Wednesday, December 14th 2016
This evening I went to meet Tigger from work as usual. We had an appointment later on and debated whether to return home first or whether to linger in town for a while and then go straight to the appointment. Tigger’s workplace is near St Katharine Docks and this seemed to be a good opportunity for her to take some photos of the docks and the boats lit up for Christmas as she had been intending to do. The docks are full of bars and restaurants so we could treat ourselves to supper out as well.
St Katharine Docks is connected by a lock to the Thames which is tidal at this point. It opened as a commercial dock in 1828 and its construction required the demolition of the slums that hitherto occupied the site along with the Hospital of St Katharine, from which it takes its name. Over 11,000 people lost their homes, without compensation or provision of alternative housing (though the landlords were compensated). Where the displaced people went, I do not know. I imagine they further increased the severe over-crowding in other slum areas. Becoming part of the port of London, St Katharine’s continued as a commercial dock until 1968. It was then sold for redevelopment. The old warehouses were demolished and replaced by new blocks of offices and apartments with shops and restaurants. The three basins of the dock (see this article for a map and more details) are now used as a marina, populated by a mixture of transient visitor craft and luxury yachts in semi-permanent residence.
We went across to St Katharine Docks and Tigger began happily taking her photos. As it happens, I had not thought to bring my camera, so I would either have to resign myself to watching Tigger or resort to using the camera on my iPhone. This is what I did and the following pictures were all taken with my phone.
In the heart of the docks stands the Dickens Inn, styled to imitate an old fashioned galleried inn. The original building, a warehouse, possibly dealing in tea, probably dates from the 18th century. During redevelopment work, the warehouse was considered to be inconveniently sited and was therefore moved, lock, stock and barrel, 70 metres, no mean feat. The name is fanciful as Charles Dickens could have had no connection with the place.
In this picture I am looking roughly west across the Central Basin and we can see the clock tower that is a noticeable feature of the docks. It belongs to Ivory House which stands between the East and West Docks, so called because its owners dealt in the ivory trade.
On one of the boats we saw a pair of illuminated snowmen, one fore and the other aft. You cannot see it in the picture but the bodies had swirling colours.
As mentioned above, entry to the dock from the Thames is through a lock. This is necessary to keep the water level in the dock constant despite the rise and fall of the river with the tides. For this photo, I am standing on the pedestrian bridge that crosses the lock and looking towards the Central Basin and the clock tower with the river behind me.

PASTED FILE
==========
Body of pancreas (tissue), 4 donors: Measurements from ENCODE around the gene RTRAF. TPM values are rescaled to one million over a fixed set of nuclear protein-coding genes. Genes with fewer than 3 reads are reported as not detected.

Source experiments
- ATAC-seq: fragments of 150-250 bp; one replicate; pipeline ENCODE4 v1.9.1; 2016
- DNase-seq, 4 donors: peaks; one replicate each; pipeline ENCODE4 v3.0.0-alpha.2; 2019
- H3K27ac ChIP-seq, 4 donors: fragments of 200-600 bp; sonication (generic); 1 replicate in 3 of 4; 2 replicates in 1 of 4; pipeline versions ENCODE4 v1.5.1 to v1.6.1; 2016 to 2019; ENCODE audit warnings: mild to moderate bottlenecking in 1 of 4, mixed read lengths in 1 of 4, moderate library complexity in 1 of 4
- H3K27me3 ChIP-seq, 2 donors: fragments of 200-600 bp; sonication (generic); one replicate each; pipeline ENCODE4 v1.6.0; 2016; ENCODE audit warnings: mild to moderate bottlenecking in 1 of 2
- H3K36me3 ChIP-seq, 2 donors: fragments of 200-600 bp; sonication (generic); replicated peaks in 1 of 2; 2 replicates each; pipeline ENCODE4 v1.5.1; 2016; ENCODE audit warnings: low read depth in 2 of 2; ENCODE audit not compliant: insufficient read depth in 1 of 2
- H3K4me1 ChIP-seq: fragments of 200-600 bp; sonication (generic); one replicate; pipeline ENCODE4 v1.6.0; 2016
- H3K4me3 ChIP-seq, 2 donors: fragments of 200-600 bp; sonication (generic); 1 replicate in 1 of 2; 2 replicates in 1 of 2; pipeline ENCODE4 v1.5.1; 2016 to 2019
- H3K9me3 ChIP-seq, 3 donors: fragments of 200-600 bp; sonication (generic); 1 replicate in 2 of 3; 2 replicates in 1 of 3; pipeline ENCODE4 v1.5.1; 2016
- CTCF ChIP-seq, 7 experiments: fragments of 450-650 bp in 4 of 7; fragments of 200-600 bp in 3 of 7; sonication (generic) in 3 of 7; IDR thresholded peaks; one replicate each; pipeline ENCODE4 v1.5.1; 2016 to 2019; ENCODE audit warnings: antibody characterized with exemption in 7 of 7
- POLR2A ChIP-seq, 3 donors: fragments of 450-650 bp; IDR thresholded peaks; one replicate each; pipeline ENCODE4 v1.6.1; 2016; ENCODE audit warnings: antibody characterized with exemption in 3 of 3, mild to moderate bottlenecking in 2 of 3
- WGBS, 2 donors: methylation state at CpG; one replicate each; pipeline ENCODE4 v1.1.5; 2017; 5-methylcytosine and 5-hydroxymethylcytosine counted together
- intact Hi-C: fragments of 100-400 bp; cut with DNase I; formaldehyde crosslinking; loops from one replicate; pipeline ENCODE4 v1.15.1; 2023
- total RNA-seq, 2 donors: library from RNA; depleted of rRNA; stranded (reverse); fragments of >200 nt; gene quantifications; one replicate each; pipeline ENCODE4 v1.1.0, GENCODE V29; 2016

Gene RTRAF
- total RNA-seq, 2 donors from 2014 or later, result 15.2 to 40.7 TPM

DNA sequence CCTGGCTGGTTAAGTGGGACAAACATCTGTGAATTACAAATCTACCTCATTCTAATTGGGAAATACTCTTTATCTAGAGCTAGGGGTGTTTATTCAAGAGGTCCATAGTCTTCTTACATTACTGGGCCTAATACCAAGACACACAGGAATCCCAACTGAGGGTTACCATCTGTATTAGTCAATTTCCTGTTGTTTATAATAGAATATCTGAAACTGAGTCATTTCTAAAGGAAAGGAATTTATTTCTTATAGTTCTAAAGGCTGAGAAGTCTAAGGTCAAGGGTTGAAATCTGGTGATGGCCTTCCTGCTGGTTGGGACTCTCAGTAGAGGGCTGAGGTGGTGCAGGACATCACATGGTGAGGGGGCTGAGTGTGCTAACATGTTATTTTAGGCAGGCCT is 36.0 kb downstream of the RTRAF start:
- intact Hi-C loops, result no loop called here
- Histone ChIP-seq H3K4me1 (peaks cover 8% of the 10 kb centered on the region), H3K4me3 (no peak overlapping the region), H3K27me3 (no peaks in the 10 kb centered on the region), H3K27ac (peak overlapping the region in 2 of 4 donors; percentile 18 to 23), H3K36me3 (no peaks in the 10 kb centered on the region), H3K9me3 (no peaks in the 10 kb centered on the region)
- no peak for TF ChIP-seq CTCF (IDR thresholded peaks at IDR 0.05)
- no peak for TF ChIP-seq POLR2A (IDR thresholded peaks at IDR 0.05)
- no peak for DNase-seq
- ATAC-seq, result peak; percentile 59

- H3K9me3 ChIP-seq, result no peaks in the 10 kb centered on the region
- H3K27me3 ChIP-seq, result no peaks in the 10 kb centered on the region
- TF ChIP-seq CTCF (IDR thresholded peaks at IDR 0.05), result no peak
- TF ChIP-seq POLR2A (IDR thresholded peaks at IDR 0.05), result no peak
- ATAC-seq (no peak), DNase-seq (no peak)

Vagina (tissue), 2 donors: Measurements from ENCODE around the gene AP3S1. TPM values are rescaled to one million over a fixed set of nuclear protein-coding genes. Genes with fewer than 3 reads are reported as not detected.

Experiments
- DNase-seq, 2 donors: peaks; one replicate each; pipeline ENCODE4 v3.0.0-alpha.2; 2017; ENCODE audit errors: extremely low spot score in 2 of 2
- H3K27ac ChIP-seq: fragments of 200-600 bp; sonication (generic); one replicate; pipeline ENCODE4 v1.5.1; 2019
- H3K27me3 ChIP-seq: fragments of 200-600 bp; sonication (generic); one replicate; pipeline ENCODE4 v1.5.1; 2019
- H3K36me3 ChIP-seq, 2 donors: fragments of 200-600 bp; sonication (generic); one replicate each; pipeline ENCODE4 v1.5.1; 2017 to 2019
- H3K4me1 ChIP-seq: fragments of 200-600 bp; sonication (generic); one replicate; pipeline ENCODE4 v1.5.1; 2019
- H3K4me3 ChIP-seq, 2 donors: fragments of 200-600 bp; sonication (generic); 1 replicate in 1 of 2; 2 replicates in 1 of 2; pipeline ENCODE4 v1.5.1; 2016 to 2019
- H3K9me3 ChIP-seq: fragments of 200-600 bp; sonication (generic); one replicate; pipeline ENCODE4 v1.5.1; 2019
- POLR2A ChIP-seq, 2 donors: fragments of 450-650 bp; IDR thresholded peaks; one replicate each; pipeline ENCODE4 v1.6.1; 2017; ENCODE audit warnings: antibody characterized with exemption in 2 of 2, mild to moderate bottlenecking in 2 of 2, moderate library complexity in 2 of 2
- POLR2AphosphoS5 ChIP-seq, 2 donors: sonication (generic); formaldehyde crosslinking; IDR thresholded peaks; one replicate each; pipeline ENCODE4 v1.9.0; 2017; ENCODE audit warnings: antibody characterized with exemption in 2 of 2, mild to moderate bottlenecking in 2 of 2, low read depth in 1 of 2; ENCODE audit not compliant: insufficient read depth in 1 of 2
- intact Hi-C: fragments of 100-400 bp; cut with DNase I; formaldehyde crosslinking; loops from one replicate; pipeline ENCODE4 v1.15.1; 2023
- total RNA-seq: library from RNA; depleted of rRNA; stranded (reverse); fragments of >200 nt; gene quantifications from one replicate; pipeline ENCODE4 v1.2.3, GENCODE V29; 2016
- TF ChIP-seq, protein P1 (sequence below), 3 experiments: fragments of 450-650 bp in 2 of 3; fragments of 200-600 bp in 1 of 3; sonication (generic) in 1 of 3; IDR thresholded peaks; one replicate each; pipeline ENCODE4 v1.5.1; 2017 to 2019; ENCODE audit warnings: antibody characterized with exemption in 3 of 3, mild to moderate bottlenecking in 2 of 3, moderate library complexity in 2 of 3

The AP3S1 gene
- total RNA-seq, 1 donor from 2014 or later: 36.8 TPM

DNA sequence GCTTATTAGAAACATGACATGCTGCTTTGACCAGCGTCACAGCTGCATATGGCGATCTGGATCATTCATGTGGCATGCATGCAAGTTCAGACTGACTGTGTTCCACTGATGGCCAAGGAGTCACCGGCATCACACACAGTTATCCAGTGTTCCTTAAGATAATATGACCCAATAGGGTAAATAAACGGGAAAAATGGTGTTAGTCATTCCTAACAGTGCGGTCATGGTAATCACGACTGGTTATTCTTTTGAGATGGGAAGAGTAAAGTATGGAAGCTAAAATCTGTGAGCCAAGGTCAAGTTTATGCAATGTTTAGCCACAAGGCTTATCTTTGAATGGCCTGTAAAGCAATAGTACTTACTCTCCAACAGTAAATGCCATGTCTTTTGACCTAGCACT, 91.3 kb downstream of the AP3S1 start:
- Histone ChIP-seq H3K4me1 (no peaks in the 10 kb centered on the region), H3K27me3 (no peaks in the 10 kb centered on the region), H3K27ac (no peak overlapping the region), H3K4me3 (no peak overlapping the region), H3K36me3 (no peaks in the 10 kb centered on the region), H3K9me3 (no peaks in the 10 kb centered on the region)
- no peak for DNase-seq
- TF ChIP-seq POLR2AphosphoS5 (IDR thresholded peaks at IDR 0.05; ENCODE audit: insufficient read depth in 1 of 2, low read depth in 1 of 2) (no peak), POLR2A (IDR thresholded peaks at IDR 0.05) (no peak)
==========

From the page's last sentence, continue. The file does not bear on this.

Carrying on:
An imposing close neighbour of St Katharine Docks is Tower Bridge. Built from 1896 to 1894, it was styled in sympathy with the nearby Tower of London, making it the most eye-catching of London’s bridges and a symbol of the capital itself.
A very luminous Christmas Tree stands beside the West Dock. At least, I assume there is a tree, real or pretend, under that close-knit cladding of lights!
(Confession: This picture is made of two photos stitched together. Stitching resulted in a very jagged skyline which I would not have been able to trim satisfactorily. To solve the problem I had to ‘repair’ the sky. If you have sharp eyes, you may notice that the rigging of the ship on the extreme left ends in mid-air as a result.)
We stopped off for an early supper at a branch of Café Rouge. This one is situated on the north side of the West Dock, an area known as the Commodity Quay. (The corresponding edge of the East Dock is called the City Quay.) Café Rouge is a chain of faux-French cafe-restaurants. The decor is French (with the occasional spelling mistake) and the menu sort-of-French, all quite fun as long as you don’t take it too seriously, although, curiously, it does seem to be quite popular with French tourists.
After supper, we took a couple more photos before making for the bus. The above shows boats in the West Dock decorated with Christmas lights.
We walked along Commodity Quay to Ivory House where there is a driveway leading to the road, called East Smithfield. Close to the gate is a bus stop where we caught the number 100 bus.
I found using the iPhone as a camera rather hard work. Part of that was not having the right reflexes to do what I wanted to do and having to stop and think at each stage. With practice it becomes easier, I expect. What I like about the iPhone is that (as long as you have the GPS turned on) it stamps each photo with the latitude or longitude of the spot where you clicked the shutter. Not only that, it even names the place where you were standing! For example, it labelled all the above photos ‘Whitechapel’.
What I don’t like is having to use the preview screen to frame shots. As a old-fashioned photographer, I believe in using the viewfinder. This makes it easier to view the scene (especially in bright sunlight when the preview screen is virtually unusable) and steadies the camera because you are holding it against you head. (Holding the camera up but away from your face is certain to cause camera shake and unsharp pictures especially in low light conditions like the above.) Zooming by ‘pinching’ the preview screen is also clumsy and hard to do accurately. All in all, then, the iPhone remains my camera for ‘emergency use’ only.